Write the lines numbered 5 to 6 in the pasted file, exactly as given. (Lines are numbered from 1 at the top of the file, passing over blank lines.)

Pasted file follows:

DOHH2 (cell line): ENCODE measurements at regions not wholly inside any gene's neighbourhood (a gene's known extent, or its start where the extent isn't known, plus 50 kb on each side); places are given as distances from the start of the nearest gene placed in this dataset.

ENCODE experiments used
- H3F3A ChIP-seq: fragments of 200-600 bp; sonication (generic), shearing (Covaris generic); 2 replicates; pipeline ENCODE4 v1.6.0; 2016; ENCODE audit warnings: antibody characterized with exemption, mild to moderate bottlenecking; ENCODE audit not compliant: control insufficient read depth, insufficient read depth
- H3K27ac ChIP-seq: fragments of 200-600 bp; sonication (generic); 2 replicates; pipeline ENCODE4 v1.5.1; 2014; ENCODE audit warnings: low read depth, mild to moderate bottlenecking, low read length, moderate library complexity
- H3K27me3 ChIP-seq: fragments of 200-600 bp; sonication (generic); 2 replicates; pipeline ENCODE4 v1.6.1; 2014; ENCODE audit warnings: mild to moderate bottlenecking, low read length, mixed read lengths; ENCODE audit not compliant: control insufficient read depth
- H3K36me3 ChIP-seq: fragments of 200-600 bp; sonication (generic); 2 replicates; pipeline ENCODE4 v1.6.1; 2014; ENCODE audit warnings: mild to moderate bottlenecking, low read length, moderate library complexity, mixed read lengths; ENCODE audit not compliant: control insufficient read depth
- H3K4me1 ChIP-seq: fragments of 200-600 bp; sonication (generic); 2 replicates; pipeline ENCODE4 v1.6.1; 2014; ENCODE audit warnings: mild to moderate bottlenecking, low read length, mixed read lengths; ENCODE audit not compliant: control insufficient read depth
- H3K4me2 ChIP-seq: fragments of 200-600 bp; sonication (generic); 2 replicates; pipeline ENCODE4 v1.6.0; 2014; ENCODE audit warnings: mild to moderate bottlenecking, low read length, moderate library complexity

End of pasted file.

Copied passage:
- H3K27me3 ChIP-seq: fragments of 200-600 bp; sonication (generic); 2 replicates; pipeline ENCODE4 v1.6.1; 2014; ENCODE audit warnings: mild to moderate bottlenecking, low read length, mixed read lengths; ENCODE audit not compliant: control insufficient read depth
- H3K36me3 ChIP-seq: fragments of 200-600 bp; sonication (generic); 2 replicates; pipeline ENCODE4 v1.6.1; 2014; ENCODE audit warnings: mild to moderate bottlenecking, low read length, moderate library complexity, mixed read lengths; ENCODE audit not compliant: control insufficient read depth